There is an eerie similarity to the careers of two notable Bay Area writers--Ambrose Bierce [1842-], and Weldon Kees [1914-]. Both were accomplished craftsmen in their respective genres--Bierce the journalist, satirist and fabulist--Kees the poet, musician/composer, and painter--and each died under mysterious circumstances--Bierce  apparently executed while in Mexico by hostile partisans--Kees  an apparent suicide off the Golden Gate Bridge. Because their respective disappearances were never clarified, and remain conjectural to this day, they capture the imagination as unresolved touchstones in the history of the West. Other than the fact that both these men are identified as Bay Area figures--as each was born and grew up elsewhere, and didn't come West until after they were adults--there may seem little reason perhaps to link their fates, though there is an underlying cynicism and perhaps even of depressive fatalism in their respective world-views.
What is it that drives men of insight and curiosity to react to danger or disappointment by pushing further into the breach--beyond the limits of personal safety, or into personal despair? Part of our fascination is the uncertainty--that we may never know the ultimate meaning of their fates; they will spin in the outer orbit of our knowledge forever, never quite assigned a fixed position in the constellation of literary fact and reputation. It makes their work somehow more intriguing, in our age of the personalization of the Author--that we should not get to confirm the significance of what they left behind by pinning them down to a certain fate or a literal physical presence. They're like ghosts who don't come back to clarify the record. It's the sense of thwarted curiosity and the nosiness of our relentless demand for the fully fleshed out account, tying loose ends together and packaging history into neat bundles.
In a pre-modern context, readers and society were content to let authorship be an obscure condition,--and not knowing about the origin of a text, actually contributed to the elaboration and pleasure of the reading and the nimbus of implication and mystery that gathered about the printed (or spoken) word. We don't like those obscurities anymore--we want the facts, ma'am, and none of this smoke and mirrors.
Bierce's most famous work--aside from The Devil's Dictionary (or The Cynic's Workbook, 1906/1911)--is the short story "The Occurrence at Owl Creek Bridge" . Bierce was a master of the short story, during a time when periodical fiction was just coming into its popularity. Among his contemporaries, Twain, Crane, London, Robert Louis Stevenson, Conrad, Henry James all wrote popular short fiction, and their work imagined a frontier of possibility, but at the same time it meditated a gloomy anti-progressive vision.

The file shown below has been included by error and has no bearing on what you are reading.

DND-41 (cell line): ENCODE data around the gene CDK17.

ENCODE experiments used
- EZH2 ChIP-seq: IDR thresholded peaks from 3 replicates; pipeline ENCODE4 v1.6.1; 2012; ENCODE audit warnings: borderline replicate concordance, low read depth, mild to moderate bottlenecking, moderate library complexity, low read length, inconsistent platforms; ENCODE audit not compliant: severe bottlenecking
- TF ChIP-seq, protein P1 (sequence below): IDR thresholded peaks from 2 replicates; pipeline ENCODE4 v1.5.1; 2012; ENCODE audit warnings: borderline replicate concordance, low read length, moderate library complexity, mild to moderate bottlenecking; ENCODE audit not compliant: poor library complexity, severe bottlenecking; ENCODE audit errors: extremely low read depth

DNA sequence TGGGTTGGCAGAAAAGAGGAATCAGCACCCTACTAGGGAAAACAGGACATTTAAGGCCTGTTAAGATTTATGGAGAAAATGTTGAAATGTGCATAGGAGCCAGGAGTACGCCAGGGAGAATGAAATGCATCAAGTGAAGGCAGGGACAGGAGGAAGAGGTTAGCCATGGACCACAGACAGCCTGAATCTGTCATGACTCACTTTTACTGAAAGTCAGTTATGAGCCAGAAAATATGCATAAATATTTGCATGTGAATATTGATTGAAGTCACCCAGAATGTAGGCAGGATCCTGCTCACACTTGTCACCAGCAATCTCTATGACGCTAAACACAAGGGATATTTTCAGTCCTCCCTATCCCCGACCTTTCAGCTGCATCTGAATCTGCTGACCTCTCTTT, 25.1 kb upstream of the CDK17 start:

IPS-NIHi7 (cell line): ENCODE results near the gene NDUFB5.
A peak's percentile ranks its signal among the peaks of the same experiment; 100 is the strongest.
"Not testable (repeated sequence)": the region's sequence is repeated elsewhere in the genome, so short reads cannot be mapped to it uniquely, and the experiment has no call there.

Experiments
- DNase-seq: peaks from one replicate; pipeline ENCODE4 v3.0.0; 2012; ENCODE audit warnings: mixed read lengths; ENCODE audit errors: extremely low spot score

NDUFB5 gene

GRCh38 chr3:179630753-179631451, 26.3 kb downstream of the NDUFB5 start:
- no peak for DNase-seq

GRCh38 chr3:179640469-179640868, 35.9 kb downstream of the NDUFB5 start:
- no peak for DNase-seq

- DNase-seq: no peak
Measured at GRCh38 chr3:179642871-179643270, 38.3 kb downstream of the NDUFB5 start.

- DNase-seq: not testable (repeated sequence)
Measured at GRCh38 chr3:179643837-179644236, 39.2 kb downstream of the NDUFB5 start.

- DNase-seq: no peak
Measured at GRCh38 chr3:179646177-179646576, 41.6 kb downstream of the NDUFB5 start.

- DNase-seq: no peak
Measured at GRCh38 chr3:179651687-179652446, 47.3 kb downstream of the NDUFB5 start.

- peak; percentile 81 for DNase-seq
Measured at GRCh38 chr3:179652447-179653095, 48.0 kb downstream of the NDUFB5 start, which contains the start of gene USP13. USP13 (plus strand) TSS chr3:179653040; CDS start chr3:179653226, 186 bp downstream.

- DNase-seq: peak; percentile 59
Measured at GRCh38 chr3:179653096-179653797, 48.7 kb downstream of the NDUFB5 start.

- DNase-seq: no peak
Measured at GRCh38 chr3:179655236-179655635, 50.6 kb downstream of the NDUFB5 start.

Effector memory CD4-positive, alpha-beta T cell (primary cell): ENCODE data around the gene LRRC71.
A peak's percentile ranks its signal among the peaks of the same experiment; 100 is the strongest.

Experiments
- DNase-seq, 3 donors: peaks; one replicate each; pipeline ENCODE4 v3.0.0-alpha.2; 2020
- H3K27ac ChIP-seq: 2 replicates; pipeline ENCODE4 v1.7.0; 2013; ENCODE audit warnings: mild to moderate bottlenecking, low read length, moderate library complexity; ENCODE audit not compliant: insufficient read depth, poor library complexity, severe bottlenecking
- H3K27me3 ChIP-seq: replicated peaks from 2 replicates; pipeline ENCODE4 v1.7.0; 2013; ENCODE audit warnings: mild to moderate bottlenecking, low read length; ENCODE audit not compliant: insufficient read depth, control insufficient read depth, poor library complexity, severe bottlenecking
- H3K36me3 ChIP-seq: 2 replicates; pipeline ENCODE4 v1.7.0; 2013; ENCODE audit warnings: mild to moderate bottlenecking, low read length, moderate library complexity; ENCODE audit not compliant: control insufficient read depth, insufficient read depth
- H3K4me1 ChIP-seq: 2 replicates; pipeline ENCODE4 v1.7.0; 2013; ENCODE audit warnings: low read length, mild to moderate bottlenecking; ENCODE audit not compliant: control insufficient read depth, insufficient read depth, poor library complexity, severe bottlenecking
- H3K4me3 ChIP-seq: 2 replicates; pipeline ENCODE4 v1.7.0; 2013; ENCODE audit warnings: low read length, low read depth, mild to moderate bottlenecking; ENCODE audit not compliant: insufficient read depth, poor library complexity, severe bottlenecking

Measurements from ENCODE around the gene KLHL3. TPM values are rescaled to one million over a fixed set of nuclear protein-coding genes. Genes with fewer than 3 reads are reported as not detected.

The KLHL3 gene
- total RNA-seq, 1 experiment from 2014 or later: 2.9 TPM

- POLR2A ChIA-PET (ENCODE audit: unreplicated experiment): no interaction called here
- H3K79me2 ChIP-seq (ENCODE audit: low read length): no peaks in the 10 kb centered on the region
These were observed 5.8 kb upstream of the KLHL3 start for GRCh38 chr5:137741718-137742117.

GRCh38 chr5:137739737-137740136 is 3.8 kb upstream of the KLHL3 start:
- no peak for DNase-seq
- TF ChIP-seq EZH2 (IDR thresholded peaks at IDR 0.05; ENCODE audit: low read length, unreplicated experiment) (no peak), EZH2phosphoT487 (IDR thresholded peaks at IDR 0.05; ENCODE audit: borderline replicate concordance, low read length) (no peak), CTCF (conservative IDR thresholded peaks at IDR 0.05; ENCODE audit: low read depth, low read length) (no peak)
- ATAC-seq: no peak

"The Occurrence at Owl Creek Bridge" is little more than a metaphysical snapshot of about five pages length. Briefly, it's the story of a Confederate sympathizer who has been caught, convicted and sentenced to hang from a bridge. In the tense moments before the hanging, he imagines a possible escape. When he is dropped from the bridge, the rope miraculously breaks, and he swims to safety on the bank downstream. Wandering through an interminable forest, he finally arrives at his home where his family awaits him. But at this moment the reality of his death suddenly cuts short his meditation, and his mind seizes up in its death-throes. Everything he has seen happen before his consciousness has taken place in a rush in the few moments before his death.
The notion that people experience collapsed or expanded time under moments of great stress is by now a fairly common theme. Many people have had this experience. When I was driving the family car at age 18, a woman in another car plowed through a stop-sign and broadsided me on the driver's side. During the accident, I was miraculously aware of every taut detail of the interaction. I saw her car approach me, I read the surprise and panic and relinquishment to fate in her face, I saw the hood of her car move towards me and lunge into the driver's door, saw the door give way in a wedged crumple, and my vehicle slide sideways, heard the sickening crunch of metal on metal, and the squeal of the tires. When our vehicles came to a stop, I looked out the window at the woman, and spoke indignantly "what do you think you were doing, lady!?"
All this happened in perhaps a second and a half, yet in my mental time it seemed that everything had been retarded. The part of my brain that wasn't focused on the events unfolding in front of me, was racing wildly in all directions, figuring alternate versions of the event, and even considering escape options. The compression--or expansion--of time is a common experience that we have under stress. It allows us to function at maximum capacity, as adrenaline and other stimulators (endorphins) are rapidly released into the bloodstream, bringing about peak performance and heightened mental/nervous capacity. They are often referred to as "primitive" physiological responses, but their efficiency and value to individual life forms is phenomenal. Some people clearly have a greater capacity for response to emergency, while others have much less. This may constitute a form of what we call courage or bravery under fire; rather than a mark of superior character or daring, it may simply be a genetic variation among individuals. Coolness under fire is the ability to function effectively under conditions of stress. But decisive energetic function may be an entirely different capability, in which the mind is able to "ignore" distractions--sometimes drastic, even life-threatening injuries or threats--to carry out difficult tasks quickly and/or accurately.